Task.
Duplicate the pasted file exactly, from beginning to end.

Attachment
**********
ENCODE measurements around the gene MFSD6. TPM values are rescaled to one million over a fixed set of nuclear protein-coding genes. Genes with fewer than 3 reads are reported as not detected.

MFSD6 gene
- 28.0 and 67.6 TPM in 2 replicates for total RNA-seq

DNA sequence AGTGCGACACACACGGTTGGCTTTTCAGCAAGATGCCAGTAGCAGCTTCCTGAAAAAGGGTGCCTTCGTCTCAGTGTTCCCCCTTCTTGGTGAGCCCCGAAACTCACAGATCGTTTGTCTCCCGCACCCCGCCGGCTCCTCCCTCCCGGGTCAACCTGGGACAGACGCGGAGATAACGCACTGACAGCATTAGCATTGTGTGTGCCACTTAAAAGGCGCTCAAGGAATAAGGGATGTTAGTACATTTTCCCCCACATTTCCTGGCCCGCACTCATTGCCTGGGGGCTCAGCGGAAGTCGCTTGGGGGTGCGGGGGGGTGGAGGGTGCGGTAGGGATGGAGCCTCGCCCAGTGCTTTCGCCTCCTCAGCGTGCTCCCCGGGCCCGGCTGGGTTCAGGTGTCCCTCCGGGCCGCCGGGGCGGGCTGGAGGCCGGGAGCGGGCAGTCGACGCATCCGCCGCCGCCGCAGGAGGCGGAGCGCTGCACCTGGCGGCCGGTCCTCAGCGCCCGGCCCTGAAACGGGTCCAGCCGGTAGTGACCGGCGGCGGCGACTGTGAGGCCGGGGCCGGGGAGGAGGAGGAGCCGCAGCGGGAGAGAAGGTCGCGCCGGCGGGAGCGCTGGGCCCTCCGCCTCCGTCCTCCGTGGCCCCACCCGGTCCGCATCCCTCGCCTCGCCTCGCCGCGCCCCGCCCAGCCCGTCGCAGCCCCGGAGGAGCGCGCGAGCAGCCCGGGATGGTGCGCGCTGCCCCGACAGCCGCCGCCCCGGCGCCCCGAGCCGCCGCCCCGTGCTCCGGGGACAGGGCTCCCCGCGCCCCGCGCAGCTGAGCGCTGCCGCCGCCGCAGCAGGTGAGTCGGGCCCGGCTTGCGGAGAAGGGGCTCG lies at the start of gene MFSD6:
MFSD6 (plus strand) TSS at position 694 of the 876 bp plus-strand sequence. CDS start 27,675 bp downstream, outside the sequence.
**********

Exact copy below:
ENCODE measurements around the gene MFSD6. TPM values are rescaled to one million over a fixed set of nuclear protein-coding genes. Genes with fewer than 3 reads are reported as not detected.

MFSD6 gene
- 28.0 and 67.6 TPM in 2 replicates for total RNA-seq

DNA sequence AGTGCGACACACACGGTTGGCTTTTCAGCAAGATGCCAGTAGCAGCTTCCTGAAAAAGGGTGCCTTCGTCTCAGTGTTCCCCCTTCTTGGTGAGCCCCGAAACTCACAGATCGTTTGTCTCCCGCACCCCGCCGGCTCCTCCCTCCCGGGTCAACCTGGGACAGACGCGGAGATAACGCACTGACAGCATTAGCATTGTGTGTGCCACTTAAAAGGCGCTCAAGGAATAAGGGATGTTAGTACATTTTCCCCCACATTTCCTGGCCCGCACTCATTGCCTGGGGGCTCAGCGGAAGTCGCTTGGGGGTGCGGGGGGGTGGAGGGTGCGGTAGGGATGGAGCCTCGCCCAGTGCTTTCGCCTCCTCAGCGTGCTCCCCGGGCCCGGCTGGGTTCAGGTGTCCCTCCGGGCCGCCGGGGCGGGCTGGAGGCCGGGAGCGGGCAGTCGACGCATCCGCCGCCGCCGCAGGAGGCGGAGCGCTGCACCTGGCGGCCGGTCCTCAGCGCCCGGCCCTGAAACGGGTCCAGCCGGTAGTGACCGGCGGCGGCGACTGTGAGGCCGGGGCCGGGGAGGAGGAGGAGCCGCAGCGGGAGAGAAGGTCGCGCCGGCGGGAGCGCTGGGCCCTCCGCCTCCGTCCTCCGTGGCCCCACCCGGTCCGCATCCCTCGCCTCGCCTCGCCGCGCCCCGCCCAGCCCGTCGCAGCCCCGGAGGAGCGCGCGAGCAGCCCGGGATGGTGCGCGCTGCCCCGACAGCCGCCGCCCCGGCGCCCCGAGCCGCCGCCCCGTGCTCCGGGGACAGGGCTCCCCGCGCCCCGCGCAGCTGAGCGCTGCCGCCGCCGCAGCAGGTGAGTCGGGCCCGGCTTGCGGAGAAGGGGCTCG lies at the start of gene MFSD6:
MFSD6 (plus strand) TSS at position 694 of the 876 bp plus-strand sequence. CDS start 27,675 bp downstream, outside the sequence.